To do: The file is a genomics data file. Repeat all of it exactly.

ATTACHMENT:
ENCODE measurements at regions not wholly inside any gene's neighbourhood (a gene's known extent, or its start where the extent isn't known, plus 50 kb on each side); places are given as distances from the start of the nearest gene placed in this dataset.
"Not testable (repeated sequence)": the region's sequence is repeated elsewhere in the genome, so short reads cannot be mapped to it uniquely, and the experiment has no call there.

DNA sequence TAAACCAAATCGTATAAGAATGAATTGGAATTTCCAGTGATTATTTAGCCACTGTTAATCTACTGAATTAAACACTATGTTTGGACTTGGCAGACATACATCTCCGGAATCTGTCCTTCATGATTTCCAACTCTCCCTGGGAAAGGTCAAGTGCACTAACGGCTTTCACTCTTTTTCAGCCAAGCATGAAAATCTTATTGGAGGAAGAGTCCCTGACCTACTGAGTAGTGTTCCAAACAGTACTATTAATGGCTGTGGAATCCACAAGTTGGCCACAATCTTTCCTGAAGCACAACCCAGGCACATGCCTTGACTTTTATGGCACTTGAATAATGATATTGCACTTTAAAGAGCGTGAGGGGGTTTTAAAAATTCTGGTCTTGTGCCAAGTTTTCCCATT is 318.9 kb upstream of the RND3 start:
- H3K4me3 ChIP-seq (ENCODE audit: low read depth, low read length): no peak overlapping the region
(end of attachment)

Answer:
ENCODE measurements at regions not wholly inside any gene's neighbourhood (a gene's known extent, or its start where the extent isn't known, plus 50 kb on each side); places are given as distances from the start of the nearest gene placed in this dataset.
"Not testable (repeated sequence)": the region's sequence is repeated elsewhere in the genome, so short reads cannot be mapped to it uniquely, and the experiment has no call there.

DNA sequence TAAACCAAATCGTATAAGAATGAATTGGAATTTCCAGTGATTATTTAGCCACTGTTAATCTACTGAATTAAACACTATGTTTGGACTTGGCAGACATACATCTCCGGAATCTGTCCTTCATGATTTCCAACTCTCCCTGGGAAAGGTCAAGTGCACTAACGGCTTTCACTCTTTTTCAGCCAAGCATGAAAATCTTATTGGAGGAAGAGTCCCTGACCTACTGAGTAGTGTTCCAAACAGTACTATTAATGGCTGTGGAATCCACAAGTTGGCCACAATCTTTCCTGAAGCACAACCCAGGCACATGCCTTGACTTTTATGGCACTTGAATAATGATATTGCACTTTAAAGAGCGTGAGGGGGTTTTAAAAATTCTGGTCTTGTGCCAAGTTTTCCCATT is 318.9 kb upstream of the RND3 start:
- H3K4me3 ChIP-seq (ENCODE audit: low read depth, low read length): no peak overlapping the region